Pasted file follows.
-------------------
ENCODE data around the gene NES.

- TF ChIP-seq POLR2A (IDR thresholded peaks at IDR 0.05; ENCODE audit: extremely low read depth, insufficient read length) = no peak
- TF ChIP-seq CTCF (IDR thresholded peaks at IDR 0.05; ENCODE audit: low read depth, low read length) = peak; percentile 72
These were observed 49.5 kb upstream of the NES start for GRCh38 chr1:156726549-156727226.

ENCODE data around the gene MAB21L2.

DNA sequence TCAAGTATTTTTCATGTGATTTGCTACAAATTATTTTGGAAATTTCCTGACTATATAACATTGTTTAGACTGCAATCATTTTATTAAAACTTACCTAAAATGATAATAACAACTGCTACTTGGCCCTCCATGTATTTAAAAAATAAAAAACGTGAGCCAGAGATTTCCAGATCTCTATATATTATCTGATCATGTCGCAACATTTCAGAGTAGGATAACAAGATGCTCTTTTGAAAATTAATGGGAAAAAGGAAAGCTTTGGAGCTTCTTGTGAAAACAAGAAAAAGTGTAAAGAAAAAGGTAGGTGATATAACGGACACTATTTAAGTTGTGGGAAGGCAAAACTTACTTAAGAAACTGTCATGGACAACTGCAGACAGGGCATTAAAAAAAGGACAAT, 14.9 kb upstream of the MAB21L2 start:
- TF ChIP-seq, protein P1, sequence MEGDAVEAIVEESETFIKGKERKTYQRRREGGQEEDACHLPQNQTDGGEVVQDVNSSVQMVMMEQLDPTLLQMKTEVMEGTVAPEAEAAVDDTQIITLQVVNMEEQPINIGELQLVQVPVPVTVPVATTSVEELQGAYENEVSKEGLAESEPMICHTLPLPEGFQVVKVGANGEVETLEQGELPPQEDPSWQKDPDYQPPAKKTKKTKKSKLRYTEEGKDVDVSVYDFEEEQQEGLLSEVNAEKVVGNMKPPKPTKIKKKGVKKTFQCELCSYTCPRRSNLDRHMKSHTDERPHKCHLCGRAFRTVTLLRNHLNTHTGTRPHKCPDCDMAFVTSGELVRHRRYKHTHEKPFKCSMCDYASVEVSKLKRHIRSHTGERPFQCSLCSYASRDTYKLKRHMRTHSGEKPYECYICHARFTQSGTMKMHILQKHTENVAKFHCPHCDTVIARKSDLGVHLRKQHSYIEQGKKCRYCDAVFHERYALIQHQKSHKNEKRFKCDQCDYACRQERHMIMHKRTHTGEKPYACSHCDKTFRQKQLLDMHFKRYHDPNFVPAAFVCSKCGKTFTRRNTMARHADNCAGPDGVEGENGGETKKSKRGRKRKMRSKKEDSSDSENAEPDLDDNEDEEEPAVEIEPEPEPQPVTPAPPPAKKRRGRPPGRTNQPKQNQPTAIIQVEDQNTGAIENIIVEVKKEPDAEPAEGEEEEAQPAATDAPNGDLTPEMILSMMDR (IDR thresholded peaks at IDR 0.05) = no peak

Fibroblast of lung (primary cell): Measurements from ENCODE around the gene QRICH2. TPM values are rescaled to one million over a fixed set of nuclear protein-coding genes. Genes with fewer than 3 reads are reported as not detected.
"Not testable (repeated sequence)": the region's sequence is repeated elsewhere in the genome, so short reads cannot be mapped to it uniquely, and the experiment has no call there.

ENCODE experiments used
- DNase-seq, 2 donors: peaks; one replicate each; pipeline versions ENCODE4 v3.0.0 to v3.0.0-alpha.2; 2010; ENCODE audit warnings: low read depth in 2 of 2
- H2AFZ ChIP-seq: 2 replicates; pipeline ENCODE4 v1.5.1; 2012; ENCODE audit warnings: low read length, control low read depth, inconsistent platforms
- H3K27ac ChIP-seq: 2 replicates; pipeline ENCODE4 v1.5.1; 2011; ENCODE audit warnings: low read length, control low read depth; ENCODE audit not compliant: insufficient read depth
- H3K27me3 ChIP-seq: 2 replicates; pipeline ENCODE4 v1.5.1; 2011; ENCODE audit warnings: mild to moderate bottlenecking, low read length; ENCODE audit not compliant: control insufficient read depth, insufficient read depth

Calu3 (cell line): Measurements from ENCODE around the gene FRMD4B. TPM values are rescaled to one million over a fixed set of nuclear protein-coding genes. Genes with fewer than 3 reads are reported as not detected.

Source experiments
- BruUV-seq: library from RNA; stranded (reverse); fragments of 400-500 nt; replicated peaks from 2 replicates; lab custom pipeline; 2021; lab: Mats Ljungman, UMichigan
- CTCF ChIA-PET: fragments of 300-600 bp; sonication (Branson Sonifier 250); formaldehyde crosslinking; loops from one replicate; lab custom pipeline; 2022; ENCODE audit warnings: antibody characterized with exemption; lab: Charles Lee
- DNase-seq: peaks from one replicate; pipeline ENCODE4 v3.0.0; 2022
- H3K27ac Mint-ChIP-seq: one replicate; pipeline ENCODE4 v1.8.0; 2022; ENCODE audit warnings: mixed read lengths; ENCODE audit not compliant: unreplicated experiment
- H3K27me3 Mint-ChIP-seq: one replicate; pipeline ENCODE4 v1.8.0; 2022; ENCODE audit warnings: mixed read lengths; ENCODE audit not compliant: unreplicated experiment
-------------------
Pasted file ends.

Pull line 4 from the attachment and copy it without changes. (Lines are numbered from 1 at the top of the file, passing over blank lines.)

These were observed 49.5 kb upstream of the NES start for GRCh38 chr1:156726549-156727226.